Mobility measurements of immunomagnetically labeled cells allow quantitation of secondary antibody binding amplification

Kara E. McCloskey, Kristin Comella, Jeffrey J. Chalmers, Shlomo Margel, Maciej Zborowski

Research output: Contribution to journalArticlepeer-review

34 Scopus citations


Magnetic cell separation methods commonly utilize paramagnetic materials conjugated to antibodies that target specific cell surface molecules. The amount of magnetic material bound to a cell is directly proportional to the magnetophoretic mobility of that cell. A mathematical model has been developed which characterizes the fundamental parameters controling the amount of magnetic material bound, and thus, the magnetophoretic mobility of an immunomagnetically labeled cell. In characterization of the paramagnetic labeling, one of the parameters of interest is the increase in magnetophoretic mobility due to the secondary antibody binding to multiple epitopes on the primary antibody, referred to as the "secondary antibody binding amplification," ψ. Secondary antibody-binding amplification has been investigated and quantitated by comparing the mobilities of lymphocytes directly labeled with anti-CD4 MACS™ (Miltenyi Biotec, Auburn, CA) magnetic nanoparticle antibody with the mobilities of lymphocytes from the same sample labeled with two different indirect antibody-labeling schemes. Each indirect labeling scheme incorporated a primary mouse anti-CD4 FITC antibody that provides both FITC and mouse-specific binding sites for two different secondary antibody-magnetic nanoparticle conjugates: either anti-FITC MACS magnetic nanoparticle antibody or anti-mouse MACS magnetic nanoparticle antibody. The magnetophoretic mobilities of the immunomagnetically labeled cells were obtained using Cell Tracking Velocimetry (CTV). The results indicate that an average of 3.4 anti-FITC MACS magnetic nanoparticle antibodies bind to each primary CD4 FITC antibody, ψ1,2f = 3.4 ± 0.33, and that approximately one, ψ1.2m = 0.98 ± 0.081, anti-mouse MACS magnetic nanoparticle antibody binds to each primary mouse CD4 FITC antibody on a CD4 positive lymphocyte. These results have provided a better understanding of the antibody-binding mechanisms used in paramagnetic cell labeling for magnetic cell separation.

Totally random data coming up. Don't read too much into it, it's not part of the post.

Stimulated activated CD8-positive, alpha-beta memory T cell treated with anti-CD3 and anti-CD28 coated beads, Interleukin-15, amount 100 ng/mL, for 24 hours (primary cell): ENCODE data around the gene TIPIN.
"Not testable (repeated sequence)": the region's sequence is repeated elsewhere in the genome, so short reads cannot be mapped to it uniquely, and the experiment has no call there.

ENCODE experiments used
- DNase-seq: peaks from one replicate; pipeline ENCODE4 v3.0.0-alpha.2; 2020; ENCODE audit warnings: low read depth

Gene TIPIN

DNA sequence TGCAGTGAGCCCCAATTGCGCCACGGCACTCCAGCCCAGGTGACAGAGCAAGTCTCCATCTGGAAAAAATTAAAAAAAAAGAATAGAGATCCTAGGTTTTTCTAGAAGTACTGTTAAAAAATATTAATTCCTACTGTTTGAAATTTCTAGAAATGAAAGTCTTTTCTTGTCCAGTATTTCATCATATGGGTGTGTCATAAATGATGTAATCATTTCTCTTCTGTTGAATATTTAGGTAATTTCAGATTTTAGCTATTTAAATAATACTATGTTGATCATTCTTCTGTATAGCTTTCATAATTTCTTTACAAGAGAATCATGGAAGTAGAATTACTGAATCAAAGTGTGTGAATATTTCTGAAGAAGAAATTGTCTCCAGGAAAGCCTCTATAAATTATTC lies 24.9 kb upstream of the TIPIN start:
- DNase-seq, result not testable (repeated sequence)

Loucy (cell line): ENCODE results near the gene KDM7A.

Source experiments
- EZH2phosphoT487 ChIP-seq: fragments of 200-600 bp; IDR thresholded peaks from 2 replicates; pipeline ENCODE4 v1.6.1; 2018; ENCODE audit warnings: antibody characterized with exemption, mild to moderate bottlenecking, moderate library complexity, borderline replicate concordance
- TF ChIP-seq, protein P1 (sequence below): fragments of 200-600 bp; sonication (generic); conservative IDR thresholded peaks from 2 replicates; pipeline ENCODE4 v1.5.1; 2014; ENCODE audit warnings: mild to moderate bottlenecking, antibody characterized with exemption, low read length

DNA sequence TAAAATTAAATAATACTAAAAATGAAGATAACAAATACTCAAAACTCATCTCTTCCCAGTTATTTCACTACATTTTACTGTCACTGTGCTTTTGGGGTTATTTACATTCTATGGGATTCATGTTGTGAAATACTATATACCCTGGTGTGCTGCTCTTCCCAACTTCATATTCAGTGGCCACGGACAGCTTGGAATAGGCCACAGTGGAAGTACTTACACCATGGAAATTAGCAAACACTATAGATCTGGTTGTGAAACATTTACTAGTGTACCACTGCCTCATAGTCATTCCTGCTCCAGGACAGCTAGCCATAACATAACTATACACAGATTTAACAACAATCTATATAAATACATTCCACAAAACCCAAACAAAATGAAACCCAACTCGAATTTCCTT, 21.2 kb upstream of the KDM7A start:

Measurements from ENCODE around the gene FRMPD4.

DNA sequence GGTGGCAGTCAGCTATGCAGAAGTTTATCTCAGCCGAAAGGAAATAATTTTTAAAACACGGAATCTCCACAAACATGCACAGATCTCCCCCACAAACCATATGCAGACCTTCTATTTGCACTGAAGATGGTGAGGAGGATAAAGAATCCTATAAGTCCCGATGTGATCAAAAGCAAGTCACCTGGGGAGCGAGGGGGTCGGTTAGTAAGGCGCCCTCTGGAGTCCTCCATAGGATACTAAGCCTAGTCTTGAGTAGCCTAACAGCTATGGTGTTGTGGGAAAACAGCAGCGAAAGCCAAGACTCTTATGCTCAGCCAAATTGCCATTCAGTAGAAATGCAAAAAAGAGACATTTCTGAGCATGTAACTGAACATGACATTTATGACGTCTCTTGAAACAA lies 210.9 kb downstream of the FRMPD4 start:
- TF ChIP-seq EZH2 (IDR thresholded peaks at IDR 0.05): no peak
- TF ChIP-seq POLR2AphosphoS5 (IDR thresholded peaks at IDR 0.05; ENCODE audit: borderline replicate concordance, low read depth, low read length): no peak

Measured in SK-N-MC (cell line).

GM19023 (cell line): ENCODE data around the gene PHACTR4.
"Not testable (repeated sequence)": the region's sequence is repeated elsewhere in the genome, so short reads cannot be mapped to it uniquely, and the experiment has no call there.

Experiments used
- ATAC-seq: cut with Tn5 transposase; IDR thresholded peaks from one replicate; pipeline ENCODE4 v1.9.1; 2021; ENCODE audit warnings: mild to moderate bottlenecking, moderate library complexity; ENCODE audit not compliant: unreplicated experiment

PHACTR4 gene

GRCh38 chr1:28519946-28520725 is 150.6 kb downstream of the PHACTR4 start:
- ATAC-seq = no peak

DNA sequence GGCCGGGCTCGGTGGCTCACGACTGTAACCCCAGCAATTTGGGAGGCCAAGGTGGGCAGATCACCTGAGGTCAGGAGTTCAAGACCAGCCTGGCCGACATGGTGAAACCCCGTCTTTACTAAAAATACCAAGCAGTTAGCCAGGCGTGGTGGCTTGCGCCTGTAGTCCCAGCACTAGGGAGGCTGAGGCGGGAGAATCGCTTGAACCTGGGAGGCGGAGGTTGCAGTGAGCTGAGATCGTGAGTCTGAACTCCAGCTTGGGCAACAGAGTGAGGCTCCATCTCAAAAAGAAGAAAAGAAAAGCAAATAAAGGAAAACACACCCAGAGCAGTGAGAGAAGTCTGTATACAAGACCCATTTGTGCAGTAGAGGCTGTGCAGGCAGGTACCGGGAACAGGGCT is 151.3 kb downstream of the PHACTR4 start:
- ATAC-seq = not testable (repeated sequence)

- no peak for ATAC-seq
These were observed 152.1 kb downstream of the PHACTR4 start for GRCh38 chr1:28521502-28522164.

Original languageEnglish
Pages (from-to)642-655
Number of pages14
JournalBiotechnology and Bioengineering
Issue number6
StatePublished - 20 Dec 2001


  • Antibody binding capacity
  • Antigen density
  • Magnetic cell separation
  • Magnetophoretic mobility
  • Particle tracking velocimetry
  • Quantitative flow cytometry


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